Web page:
(i) What do we believe about Hell?
Hell – Our Belief in Hell
“Knowing this first, that no prophecy of the scripture is of any private interpretation.” (2 Peter 1:20, KJV)
Some Christian Universalists don’t believe in Hell. This is “not” so with us as we follow the “same” interpretation of “Hell” as “Purgatorial” (especially 1 Peter 4:5 – 6) toward the “unsaved” as the earliest Christian theological schools (especially the ones whose mother tongue or first language was Greek as it’s with New Testament Scripture) taught.
This focus from history is shown a little in image (all these images are from Wikipedia unless stated otherwise).
(ii) Eternal Hell – Its Origin
“In the first five or six centuries of Christianity there were six theological schools, of which four (Alexandria, Antioch, Caesarea, and Edessa, or Nisibis) were Universalist, one (Ephesus) accepted conditional immortality; one (Carthage or Rome) taught endless punishment of the wicked. Other theological schools are mentioned as founded by Universalists, but their actual doctrine on this subject is not known.” – “The Encyclopedia of Religious Knowledge” by Schaff-Herzog, 1908, volume 12, page 96
If you notice carefully, eternal hell history only comes from the theological school at Rome which taught in “Latin” (and not based on the Original Surviving Language of the New Testament Scripture which is Greek).
Please also notice that “Tertulian & Augustine” (from the theological school at Rome) are called “Latin fathers of the church” who believed in ‘eternal Hell’ while the Greek fathers of the church such as “Clement or Origen” from the “Alexandrian” school believed in “purgatorial Hell”.
Some eternal Hell theologians often misquote (Clement of Alexandria or even St. Iraneous of Lyons) by claiming that these believed in eternal hell by translating their works which contain the equivalent phrase “aionion kolasin” (as found in Matthew 25:46) to mean “everlasting punishment or fire” instead of “age-during fire” causing a biased claim in their ‘scholarly write ups’.
Please note that the ‘other quotes’ of Clement of Alexandria clearly speaks of purgatorial Hell only and never an eternal Hell which is almost “never” quoted by such eternal Hell theologians.
Can we understand?
Also, please read up the ‘father of church history’ (Bishop Eusebius of Caesarea) himself to understand ‘earliest Christian history’ without “bias”.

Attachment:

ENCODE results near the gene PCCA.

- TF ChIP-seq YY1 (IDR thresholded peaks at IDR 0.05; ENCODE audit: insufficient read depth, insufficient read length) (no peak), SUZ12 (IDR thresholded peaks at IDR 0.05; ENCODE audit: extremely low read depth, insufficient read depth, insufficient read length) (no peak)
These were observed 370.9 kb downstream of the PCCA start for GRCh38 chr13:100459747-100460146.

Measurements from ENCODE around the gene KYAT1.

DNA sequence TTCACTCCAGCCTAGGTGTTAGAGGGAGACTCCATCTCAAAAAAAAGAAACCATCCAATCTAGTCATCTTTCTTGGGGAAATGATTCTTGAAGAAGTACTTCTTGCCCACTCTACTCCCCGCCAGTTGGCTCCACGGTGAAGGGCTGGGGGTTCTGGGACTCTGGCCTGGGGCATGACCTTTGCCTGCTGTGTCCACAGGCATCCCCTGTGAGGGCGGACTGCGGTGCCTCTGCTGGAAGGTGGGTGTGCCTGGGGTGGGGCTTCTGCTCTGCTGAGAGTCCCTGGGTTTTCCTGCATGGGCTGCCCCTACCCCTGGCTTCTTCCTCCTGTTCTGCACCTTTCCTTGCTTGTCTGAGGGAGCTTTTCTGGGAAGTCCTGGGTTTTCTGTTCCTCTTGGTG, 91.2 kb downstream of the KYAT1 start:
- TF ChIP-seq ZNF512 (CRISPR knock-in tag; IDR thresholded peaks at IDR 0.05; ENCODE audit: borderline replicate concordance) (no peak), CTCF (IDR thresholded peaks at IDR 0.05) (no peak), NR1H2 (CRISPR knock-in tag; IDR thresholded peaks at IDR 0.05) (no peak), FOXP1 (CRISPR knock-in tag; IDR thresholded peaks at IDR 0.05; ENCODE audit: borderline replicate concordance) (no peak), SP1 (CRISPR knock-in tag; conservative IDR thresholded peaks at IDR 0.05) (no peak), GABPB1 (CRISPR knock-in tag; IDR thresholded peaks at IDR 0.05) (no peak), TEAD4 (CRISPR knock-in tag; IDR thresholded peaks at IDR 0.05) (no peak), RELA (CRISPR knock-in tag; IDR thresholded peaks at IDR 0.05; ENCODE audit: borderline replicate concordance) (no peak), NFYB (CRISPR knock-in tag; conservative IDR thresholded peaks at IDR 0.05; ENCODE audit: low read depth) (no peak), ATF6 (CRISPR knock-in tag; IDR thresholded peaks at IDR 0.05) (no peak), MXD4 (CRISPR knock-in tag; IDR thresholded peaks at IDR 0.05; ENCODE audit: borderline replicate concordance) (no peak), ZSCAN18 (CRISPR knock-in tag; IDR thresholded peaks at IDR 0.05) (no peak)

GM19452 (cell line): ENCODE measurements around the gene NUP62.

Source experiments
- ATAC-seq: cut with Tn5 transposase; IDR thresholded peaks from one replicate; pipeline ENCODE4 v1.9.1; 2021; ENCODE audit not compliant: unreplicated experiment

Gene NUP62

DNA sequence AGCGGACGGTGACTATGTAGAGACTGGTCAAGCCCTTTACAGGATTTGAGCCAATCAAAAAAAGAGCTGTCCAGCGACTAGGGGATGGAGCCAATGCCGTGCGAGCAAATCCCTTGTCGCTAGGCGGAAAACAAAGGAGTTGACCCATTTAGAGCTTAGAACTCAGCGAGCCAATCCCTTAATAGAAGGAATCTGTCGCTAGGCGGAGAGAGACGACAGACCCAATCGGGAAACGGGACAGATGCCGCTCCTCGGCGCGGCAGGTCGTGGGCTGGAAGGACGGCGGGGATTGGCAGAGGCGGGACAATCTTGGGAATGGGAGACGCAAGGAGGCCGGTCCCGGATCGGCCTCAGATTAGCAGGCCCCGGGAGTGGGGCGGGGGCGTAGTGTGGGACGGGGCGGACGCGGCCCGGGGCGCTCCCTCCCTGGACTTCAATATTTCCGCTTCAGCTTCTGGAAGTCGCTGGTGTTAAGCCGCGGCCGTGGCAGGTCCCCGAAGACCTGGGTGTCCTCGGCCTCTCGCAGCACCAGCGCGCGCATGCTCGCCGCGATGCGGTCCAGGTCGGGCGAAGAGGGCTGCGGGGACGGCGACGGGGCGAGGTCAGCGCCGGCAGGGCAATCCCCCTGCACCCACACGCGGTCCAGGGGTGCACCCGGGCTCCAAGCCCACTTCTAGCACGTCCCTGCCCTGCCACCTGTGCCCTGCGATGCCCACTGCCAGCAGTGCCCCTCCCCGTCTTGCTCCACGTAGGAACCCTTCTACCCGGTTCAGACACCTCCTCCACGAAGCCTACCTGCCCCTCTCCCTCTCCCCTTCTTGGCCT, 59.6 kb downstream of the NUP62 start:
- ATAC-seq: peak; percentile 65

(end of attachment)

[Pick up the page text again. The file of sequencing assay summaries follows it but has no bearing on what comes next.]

Wasn’t Clement Of Alexandria specifically mentioned to have inherited the “apostolic seed” by Eusebius in his book? Please refer to image testifying to that from a popular translation.
Who did Eusebius mention a lot in “high” regard even as ‘endorsed by the authority of the earliest church’ in his infamous book ecclesiastical history?
Was it the eternal hell theologians (Tertulian and the School at Rome) or much more ‘greatly’ of (Clement of Alexandria, Origen & the theological school at Alexandria)?
Please ask your ‘professor’ to realise this and any post analysis is biased since many of the books were lost after Eternal Hell Christianity out of Rome exerted dominance via military power too post conversion of emperor Constantine.
Thus, whom Eusebius considered as authority in doctrine stands (e. g. he writes that Origen ‘rejected prebystery’, had ‘false’ claims stored up against him by Jealousy of the local bishop Demetrius & Origen was invited to teach doctrine by the Bishops of Jerusalem & Palestine where the Gospel was born where these bishops would sit like students to learn doctrine).
Please refer to attached images to see this fact from a popular Eusebius’ translation:
Despite Origen’s errors in ‘pre-existence of souls and transmigration’ (if he actually taught this as his later writings were translated and commented heavily by his theological enemies). Regardless, rest assured that Clement of Alexandria, his teacher NEVER taught it, these remains “Origen’s errors only if true”.